FDA approves Abilify with sensor to track ingestion
SILVER SPRING, Md. — The Food and Drug Administration has approved the first pill to contain a digital ingestion tracking system. The Abilify MyCite (aripiprazole with sensor) tablets — a collaboration between Otsuka Pharmaceuticals and Proteus Digital Health — send a message from the pill’s sensor to a wearable patch that links to a mobile app.
“Being able to track ingestion of medications prescribed for mental illness may be useful for some patients,” said Mitchell Mathis, director of the Division of Psychiatry Products in the FDA’s Center for Drug Evaluation and Research. “The FDA supports the development and use of new technology in prescription drugs and is committed to working with companies to understand how technology might benefit patients and prescribers.”
Otsuka said that the pairing of the sensor with the antipsychotic Ability was designed to allow patients with schizophrenia, bipolar I disorder or major depressive disorder to better track their daily medication intake and share that with their care team — which they can control through the linked app. The company said that the product would see an initial limited rollout with a select number of health plans and providers, who will select certain patients, on whose experiences Otsuka said I would base future enhancements.
“This approval marks a potentially transformative juncture in our more than 25 years of experience in the field of mental health therapies,” Otsuka president and representative director Tatsuo Higuchi said. “We remain committed to making a difference for individual patients and their care team by helping address the challenge of objectively measuring medication ingestion. Our rollout of the Abilify MyCite system will be done in phases to obtain, and respond to, feedback from healthcare providers and their patients.”
The sensor is made up of ingredients “found in food,” the company said, noting that it was the size of a grain of sand and activates when the sensor material comes into contact with stomach fluid. The MyCite patch records the date and time of the ingestion, as well as some physiological data. The FDA noted that product is not for use in emergency or real-time situations, as detection could be delayed or not occur. The agency also noted that the product has not shown an ability to improve patient compliance with a treatment regimen.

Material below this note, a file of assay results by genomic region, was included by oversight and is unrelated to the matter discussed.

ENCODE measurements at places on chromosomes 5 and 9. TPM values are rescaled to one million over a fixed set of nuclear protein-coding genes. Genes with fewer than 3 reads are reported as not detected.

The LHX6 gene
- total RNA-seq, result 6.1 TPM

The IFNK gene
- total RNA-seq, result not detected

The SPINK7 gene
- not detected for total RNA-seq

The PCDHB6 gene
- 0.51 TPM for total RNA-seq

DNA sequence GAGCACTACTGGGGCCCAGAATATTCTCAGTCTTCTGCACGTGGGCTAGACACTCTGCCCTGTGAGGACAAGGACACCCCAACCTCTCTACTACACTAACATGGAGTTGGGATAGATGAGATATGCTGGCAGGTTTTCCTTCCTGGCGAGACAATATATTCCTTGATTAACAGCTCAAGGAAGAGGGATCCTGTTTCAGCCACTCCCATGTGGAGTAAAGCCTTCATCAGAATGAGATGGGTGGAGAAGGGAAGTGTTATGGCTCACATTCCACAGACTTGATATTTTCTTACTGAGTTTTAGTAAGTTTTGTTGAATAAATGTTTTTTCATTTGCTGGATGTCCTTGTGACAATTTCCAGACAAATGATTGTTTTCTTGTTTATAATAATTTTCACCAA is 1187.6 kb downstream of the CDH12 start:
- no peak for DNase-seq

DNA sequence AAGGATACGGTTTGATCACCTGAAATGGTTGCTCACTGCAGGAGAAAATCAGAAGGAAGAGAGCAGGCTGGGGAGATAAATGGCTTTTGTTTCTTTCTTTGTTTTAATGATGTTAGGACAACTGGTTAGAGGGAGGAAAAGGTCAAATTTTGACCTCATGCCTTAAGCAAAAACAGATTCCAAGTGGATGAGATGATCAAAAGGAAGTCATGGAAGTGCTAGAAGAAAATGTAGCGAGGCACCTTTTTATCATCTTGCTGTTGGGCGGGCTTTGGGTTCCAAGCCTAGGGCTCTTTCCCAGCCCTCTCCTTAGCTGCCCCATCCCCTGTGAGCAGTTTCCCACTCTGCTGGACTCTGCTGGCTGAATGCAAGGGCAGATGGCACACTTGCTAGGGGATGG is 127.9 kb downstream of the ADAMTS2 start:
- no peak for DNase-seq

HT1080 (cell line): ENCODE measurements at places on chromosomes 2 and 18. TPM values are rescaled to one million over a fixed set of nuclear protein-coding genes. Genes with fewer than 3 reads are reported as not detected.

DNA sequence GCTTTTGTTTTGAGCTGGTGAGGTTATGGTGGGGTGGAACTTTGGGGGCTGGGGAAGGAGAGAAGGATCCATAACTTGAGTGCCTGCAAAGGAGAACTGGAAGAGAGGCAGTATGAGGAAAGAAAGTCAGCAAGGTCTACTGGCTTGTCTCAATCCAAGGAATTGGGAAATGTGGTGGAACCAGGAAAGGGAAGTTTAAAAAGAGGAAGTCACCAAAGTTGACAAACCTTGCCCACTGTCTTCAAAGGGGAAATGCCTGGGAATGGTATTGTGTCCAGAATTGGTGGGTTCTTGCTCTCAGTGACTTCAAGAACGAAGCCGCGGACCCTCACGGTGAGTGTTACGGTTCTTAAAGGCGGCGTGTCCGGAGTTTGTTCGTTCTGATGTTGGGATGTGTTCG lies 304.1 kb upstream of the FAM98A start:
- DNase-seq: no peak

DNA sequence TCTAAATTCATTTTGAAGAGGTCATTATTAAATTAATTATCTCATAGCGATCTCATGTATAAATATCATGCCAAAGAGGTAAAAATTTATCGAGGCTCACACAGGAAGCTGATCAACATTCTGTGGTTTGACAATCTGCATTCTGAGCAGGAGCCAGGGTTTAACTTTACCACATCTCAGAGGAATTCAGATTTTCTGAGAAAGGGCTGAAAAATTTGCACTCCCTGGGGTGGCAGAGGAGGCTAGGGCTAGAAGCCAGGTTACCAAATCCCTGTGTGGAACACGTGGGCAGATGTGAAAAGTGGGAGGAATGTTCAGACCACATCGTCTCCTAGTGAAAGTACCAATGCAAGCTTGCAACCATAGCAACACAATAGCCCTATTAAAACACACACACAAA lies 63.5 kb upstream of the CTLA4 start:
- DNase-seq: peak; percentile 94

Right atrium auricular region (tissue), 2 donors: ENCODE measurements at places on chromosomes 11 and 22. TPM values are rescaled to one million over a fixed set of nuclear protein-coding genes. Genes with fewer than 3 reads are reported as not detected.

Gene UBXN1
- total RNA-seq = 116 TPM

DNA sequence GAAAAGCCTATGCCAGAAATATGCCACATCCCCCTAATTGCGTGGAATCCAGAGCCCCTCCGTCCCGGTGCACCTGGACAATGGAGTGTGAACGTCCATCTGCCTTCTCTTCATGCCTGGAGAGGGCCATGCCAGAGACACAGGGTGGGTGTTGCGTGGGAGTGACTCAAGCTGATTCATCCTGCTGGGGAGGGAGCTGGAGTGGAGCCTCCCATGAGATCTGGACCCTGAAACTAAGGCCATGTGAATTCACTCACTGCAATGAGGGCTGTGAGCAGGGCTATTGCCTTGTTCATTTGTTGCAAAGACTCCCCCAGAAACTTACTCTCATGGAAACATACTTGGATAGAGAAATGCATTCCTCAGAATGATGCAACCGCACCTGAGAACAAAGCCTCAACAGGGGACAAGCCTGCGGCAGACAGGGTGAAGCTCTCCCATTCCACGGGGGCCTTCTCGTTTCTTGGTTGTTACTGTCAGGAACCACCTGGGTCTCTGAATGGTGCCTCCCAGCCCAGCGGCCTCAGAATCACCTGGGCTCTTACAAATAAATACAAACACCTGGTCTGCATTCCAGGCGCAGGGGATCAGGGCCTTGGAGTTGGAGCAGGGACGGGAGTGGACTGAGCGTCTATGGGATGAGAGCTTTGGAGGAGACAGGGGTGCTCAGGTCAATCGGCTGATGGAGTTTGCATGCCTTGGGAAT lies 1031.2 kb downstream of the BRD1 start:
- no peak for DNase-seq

“The time is right for the category of digital medicines to be available to appropriate patients with serious mental illness,” Proteus Digital health president and CEO Andrew Thompson said. “Consumers already manage important tasks like banking, shopping, and communicating with friends and family by using their smart phones, as they go about their daily lives. With this FDA approval, Otsuka can help enable individuals with serious mental illness to engage with their care team about their treatment plan in a new way.”
Hy-Vee brings telepharmacy locations to 2 Iowa communities
WEST DES MOINES, Iowa — Two rural communities in Iowa will now have Hy-Vee pharmacy services. The retailer purchased two telepharmacies — one in Victor and another in Liberty — that will continue to operate under its name. The locations opened Nov. 6.
Hy-Vee said its telepharmacies offer patients a direct line to pharmacists and can process prescriptions similarly to how a retail pharmacy would do so. The telepharmacies are staffed with certified pharmacy technicians and pharmacists can counsel patients via iPad and telephone, the company said, adding that pharmacists can double check the accuracy of a fill using digital equipment.
“We are thrilled to provide Hy-Vee pharmacy services and maintain a personal pharmacist connection for residents in Victor and West Liberty, Iowa, through our new telepharmacy locations,” Hy-Vee senior vice president and chief health officer Kristin Williams said. “Enhancing health care for our customers is a top priority, and these locations will fill prescriptions as well as offer additional health and wellness services that Hy-Vee is known for.”
The locations also offer OTC and convenience products for purchase. A pharmacist will be on-store 16 hours monthly.
Dr. Reddy’s introduces generic Clolar injection
PRINCETON, N.J. — Dr. Reddy’s Laboratories has launched its generic of Genzyme’s Clolar (clofarabine, 1 mg/ml) injection. The drug is indicated as a treatment for patients ages 1 to 21 years with relapsed or refractory lymphoblastic leukemia after two prior regimens.
The product had brand and generic sales of roughly $53 million for the 12 months ended September 2017, according to IQVIA data. The drug will be available in single-dose 20-ml vials.